Thursday, December 8, 2011

Radioactive Debris: Tomakomai City in Hokkaido Says "Yes!" to Accepting and Burning

Goodbye Hokkaido. Goodbye Japan, on its time-tested path of self-destruction.

The Tomakomai City committee for safety unanimously voted down the petition asking the city not to accept the debris. What's next, residents?

From Tomakomai Minpo (12/8/2011):


The special committee for safety and security of the Tomakomai City Assembly was held on December 8, and the committee voted down unanimously the petition not to accept the disaster debris from the March 11 earthquake/tsunami. The City Assembly thus made it clear that it supports the city government's willingness to accept the disaster debris.


In the question and answer session, Vice Mayor Kazumi Kikuchi said about the petition that called for refusal of the debris regardless of the radiation standard, "Basically, my impression is that we have different ideas." He emphasized the city's position that it will accept the debris as long as it is safe and secure.


Board of directors [a panel of experts??] commented on the standard in the wide-area disposal guideline set by the Ministry of the Environment that if the density is 100 becquerels/kg of radioactive cesium and below, it is not considered as radioactive material. "It is not possible to have zero radiation [in the debris]. Ultimately, 100 becquerels/kg [of radioactive cesium] could be used as one standard, since it is already specified in the waste disposal law."


The committee members asked about the effect on the environment when the ashes from the debris with 100 becquerels/kg or less of radioactive cesium are buried. Board of directors explained that the structure of the incinerators at two locations in Tomakomai City is such that the fly ash and the bottom ash are not separated. They added, "The level of radiation [of the ashes??] would be lower in Tomakomai. We don't think there will be any effect on the atmosphere after the ashes are buried" if the radiation standard is observed.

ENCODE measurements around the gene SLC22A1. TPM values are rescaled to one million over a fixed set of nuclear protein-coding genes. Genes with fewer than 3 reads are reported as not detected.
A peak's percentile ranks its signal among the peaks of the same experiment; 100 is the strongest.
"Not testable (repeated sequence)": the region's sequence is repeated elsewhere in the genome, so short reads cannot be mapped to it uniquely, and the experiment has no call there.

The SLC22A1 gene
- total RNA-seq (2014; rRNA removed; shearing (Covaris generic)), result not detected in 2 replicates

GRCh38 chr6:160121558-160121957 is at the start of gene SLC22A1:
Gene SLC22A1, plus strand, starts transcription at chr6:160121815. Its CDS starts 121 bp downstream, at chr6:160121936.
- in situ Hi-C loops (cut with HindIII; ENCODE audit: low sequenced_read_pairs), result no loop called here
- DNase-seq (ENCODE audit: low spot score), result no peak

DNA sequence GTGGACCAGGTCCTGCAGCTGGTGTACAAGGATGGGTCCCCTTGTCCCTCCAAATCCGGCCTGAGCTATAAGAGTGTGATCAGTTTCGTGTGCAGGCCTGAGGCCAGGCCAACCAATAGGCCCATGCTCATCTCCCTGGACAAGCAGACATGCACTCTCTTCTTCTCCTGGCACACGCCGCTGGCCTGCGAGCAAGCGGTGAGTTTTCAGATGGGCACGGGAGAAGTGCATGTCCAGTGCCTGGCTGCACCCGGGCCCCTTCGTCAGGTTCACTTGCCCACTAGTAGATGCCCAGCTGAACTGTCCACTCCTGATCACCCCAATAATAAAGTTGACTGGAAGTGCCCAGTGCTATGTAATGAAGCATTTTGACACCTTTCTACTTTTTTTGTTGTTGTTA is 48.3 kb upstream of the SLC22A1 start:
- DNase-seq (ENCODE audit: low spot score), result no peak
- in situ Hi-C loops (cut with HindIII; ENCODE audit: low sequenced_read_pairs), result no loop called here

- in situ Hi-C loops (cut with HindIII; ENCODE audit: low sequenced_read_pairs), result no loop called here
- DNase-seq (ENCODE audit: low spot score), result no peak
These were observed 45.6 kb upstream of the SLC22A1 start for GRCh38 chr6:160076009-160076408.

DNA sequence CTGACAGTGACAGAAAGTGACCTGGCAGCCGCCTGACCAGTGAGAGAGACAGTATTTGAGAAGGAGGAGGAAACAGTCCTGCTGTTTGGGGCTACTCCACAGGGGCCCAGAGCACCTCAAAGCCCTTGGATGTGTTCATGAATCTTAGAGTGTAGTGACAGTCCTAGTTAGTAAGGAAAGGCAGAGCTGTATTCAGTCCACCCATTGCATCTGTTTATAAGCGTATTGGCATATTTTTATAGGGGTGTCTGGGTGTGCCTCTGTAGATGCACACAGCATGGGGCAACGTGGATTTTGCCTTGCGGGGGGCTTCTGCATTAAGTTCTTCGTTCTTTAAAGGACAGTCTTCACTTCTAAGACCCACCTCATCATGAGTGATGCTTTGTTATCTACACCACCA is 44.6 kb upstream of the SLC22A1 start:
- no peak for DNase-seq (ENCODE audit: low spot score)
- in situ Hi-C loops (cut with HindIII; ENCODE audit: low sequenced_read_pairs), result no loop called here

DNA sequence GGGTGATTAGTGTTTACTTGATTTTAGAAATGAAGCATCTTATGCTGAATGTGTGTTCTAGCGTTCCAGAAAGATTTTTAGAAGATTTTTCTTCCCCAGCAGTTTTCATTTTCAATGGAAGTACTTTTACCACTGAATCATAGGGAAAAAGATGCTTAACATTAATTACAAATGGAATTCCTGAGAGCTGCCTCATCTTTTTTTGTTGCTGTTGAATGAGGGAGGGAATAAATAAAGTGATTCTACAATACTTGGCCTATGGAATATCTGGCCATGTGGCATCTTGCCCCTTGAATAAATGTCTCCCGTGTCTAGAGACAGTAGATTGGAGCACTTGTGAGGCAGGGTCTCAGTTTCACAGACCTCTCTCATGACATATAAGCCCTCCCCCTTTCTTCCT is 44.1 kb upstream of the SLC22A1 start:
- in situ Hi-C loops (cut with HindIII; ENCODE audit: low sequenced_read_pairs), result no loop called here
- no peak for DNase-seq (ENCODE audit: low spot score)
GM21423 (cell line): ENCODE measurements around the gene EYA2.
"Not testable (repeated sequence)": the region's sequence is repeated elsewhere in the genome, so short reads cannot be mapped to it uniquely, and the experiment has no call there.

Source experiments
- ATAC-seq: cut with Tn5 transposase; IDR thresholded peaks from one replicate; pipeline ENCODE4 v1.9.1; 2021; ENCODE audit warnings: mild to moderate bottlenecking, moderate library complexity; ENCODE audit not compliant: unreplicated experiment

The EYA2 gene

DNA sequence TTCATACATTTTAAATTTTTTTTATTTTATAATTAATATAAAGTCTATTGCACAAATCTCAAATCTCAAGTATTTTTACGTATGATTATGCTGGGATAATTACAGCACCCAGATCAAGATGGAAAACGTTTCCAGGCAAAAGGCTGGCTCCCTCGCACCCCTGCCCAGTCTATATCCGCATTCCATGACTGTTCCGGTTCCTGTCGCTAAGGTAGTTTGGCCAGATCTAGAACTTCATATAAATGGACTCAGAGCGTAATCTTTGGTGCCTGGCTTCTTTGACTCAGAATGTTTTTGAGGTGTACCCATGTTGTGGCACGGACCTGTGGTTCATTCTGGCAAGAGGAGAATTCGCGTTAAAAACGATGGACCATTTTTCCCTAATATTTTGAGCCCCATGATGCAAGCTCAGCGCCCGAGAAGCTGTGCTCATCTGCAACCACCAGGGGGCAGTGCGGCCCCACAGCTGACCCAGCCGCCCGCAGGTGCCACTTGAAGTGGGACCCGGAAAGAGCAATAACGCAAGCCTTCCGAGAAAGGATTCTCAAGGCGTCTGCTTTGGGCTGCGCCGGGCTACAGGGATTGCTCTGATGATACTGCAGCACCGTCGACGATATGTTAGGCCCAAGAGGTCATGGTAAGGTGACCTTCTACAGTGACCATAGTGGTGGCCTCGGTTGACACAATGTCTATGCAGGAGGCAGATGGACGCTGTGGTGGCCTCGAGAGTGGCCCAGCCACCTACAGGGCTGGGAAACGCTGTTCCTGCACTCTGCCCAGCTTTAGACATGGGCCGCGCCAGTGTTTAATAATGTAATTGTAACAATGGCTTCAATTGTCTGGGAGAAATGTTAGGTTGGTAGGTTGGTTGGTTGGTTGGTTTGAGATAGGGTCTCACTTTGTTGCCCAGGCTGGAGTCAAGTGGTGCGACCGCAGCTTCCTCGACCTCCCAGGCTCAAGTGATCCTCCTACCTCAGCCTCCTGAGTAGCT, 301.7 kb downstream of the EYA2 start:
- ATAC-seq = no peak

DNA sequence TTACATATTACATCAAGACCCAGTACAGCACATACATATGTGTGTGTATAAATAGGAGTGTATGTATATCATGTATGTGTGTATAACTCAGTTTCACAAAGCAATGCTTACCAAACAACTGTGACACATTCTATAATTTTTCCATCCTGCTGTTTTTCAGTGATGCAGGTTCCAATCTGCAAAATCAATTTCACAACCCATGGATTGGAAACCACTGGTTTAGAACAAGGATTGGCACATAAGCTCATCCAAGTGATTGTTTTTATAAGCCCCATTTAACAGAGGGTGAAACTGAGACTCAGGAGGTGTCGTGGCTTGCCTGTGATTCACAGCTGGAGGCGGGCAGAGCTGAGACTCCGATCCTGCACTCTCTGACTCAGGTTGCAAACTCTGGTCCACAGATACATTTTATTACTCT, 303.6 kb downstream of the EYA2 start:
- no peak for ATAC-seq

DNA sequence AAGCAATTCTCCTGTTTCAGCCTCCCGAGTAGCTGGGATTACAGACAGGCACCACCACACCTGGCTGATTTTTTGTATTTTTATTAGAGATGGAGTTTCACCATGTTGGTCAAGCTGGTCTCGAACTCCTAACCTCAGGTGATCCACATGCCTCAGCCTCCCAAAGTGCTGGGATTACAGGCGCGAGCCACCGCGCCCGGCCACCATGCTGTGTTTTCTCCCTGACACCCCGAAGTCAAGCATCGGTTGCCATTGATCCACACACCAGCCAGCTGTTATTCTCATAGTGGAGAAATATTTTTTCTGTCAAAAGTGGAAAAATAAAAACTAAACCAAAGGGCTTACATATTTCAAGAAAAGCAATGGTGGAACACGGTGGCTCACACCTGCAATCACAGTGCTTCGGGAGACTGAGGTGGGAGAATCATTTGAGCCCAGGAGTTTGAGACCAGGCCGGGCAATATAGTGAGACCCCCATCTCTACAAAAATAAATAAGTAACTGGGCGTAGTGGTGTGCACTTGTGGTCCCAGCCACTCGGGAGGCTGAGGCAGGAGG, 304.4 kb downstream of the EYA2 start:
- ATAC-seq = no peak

As to the concern over [the radiation on] the ashes, Vice Mayor Kikuchi said, "We cannot experiment by burning (the debris) in Numanohata District [where they plan to burn the debris]. The Hokkaido government is sending officials to Tokyo to investigate. We will wait for the result", indicating the city will decide based on the data from Tokyo.

So, they really don't know how radioactive the debris is, their incinerators don't even separate fly ashes and bottom ashes, they think 100 becquerels/kg of radioactive cesium in the debris is safe.

100 becquerels/kg of cesium in the debris will result in 3300 becquerels/kg of cesium in the ashes. Hokkaido's contamination from the Fukushima accident is low to ND so far, and yet the officials who run the show think nothing of burying the ashes that have 3300 becquerels/kg of cesium. To help Iwate, Miyagi and Fukushima. Right.

The adjacent city north of Tomakomai, Chitose City, is opposed to accepting disaster/radioactive debris. It doesn't matter much, does it, if the city right next to it is burning the debris?


Anonymous said...

i just feel sorry for all those little jap kids getting sick.

Anonymous said...

I feel sorry for posters like the above.

Anonymous said...

@anonymus 03:16

Why do you feel sorry for the poster above you?

All the same it is independend from your or from my opinion: no one can accelarate the half-time of the fucking isotopes... their essential future is only this: exist up to decay... and the circle begin again.

What stupid people can negotiate physics?

kintaman said...

Ex-skf. I wanted to thank you personally for your many months of coverage regarding Fukushima. All our lives have been greatly affected by this disaster. I reluctantly left Japan for the safety of my family.

I have been somewhat curious all this time, are you still in Japan or have you personally also left (with family)? Thank you and please continue with your great work!

Mauibrad said...

America is going to be suckin' down low level fallout from this for as long as the Japanese government re-burns that radioactive debris. Not only in Japan, but also in the U.S., Canada, and Europe you are going to see cancer, esp. lung cancer skyrocket in the next few years. This is an international crime of the highest degree.

Anonymous said...

This is INSANITY!. Does the people not know that:

1) The fumes will spread radiation all over their city, thus doing nuclear kamakazi to all ?.

2)The government in future cannot be sued for radiation poisoning becuase they can claim that all radioactive levels are more or less even in Japan. Yes, high but even. {Face saving and money saving tactic}

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